WASHINGTON NAVY YARD — Development work for the reactor that will power the Navy’s next generation nuclear ballistic missile submarine (SSBN) was fully funded in the so-called Fiscal Year 2015 “cromnibus” that was signed into law last month, the head of the service’s Naval Reactors told USNI News on Friday.
In addition to the $156 million Ohio-class Replacement Program (ORP) reactor development included the Department of Energy’s FY 2015 budget, Congress also included $126.4 to refuel the service’s S8G prototype reactor in West Milton, N.Y. and $70 million to dispose of reactor waste as part of an existing facility in Idaho.
“I’m feeling pretty good,” said head of Naval Reactors Adm. John Richardson told USNI News.
“We got full funding for the Ohio Replacement Program. We got full funding for the refueling of the prototype in New York which enables the Ohio Replacement Program (ORP) technologically in many ways.”
The reactors for the service’s carriers and submarines are provided to the Navy by the National Nuclear Security Administration (NNSA)and their budget is responsible for the development of new reactors and the disposal of spent nuclear fuel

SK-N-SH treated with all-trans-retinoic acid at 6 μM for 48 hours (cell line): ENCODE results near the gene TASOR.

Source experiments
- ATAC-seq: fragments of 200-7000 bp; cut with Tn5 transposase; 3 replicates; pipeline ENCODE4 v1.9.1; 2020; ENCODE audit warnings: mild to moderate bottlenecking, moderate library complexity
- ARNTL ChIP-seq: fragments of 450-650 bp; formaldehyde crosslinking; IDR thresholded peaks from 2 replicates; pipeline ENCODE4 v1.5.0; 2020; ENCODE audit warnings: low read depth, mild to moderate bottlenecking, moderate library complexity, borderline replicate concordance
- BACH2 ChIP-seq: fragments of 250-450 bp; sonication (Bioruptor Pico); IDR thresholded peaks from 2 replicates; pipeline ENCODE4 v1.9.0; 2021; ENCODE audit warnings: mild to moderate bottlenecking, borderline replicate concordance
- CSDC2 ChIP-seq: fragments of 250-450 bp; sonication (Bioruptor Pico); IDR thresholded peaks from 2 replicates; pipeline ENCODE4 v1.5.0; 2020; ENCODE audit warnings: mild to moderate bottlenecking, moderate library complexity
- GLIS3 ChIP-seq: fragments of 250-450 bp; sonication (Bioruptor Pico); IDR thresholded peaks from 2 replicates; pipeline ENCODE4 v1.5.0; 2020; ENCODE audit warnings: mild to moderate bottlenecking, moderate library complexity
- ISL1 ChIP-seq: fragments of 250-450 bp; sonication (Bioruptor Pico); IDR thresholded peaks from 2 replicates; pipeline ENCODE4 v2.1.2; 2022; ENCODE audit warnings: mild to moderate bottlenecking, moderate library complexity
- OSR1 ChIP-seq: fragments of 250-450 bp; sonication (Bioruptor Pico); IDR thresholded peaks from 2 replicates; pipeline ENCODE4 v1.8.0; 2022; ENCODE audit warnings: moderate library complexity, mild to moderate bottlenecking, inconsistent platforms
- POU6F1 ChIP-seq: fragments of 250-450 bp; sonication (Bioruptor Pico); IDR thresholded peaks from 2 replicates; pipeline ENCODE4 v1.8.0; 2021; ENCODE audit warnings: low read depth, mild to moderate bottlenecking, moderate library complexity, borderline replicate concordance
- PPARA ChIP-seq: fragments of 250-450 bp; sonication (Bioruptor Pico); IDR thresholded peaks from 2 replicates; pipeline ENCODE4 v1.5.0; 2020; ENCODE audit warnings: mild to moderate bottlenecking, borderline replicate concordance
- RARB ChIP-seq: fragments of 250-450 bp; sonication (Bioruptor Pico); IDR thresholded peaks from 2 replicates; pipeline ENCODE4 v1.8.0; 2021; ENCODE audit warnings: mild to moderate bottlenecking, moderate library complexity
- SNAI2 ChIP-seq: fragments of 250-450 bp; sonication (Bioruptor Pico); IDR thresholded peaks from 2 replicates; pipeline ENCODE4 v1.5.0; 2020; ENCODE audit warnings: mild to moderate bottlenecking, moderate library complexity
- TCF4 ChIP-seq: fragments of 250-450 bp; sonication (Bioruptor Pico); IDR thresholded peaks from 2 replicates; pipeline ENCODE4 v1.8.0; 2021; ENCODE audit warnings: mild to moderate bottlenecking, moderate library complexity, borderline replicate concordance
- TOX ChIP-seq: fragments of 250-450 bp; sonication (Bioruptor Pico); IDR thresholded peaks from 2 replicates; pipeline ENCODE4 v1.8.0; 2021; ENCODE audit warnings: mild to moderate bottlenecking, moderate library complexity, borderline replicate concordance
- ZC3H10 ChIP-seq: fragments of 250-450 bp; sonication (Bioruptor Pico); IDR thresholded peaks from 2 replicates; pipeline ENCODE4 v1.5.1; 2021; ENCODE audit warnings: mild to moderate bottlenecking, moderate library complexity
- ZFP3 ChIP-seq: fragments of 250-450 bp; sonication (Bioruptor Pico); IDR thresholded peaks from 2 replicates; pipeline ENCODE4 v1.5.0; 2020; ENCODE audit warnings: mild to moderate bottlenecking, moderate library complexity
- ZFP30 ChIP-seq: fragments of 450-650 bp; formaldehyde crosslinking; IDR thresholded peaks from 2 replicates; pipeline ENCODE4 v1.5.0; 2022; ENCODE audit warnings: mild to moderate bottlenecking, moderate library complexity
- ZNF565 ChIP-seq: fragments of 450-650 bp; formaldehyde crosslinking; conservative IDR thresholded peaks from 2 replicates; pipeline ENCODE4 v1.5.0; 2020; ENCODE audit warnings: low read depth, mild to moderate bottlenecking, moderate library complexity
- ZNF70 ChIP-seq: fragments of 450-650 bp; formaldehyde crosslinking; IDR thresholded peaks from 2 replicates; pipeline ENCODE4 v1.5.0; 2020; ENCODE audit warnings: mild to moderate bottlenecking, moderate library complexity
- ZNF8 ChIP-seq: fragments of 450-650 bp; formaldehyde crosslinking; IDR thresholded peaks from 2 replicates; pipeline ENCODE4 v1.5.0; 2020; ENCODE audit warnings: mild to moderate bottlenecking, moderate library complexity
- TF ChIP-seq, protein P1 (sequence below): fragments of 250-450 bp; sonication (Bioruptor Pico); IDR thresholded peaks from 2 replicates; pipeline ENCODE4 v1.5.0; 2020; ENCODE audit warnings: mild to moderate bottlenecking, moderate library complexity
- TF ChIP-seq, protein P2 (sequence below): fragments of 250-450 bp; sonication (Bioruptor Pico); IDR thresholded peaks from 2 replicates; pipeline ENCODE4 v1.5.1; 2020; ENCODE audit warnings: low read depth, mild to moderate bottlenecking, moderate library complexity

The total $1.23 billion funding line for naval reactors is less than original requested amount of $1.377 billion originally requested but did fund priorities outlined by Richardson and Chief of Naval Operations Adm. Jonathan Greenert in July.
Richardson and Greenert sent Congress a strongly worded letter that said an ongoing trend of Department of Energy budget funding reductions put, “the nation’s security at risk,” read the July letter.
“The persistent cuts have put [Naval Reactors] in the position of being unable to provide for a safe and reliable nuclear fleet, design and test the reactor plant for the Ohio Replacement Program [ORP] and safely and responsibly manage aging infrastructure and the facilities for processing naval spent nuclear fuel.”
On Friday, Richardson said Naval Reactors was, “in a pretty good spot, right now.”
The Navy, the Department of Defense and Department of Energy, “understand each other very clearly now and we’re working better than ever with Congress,” he said.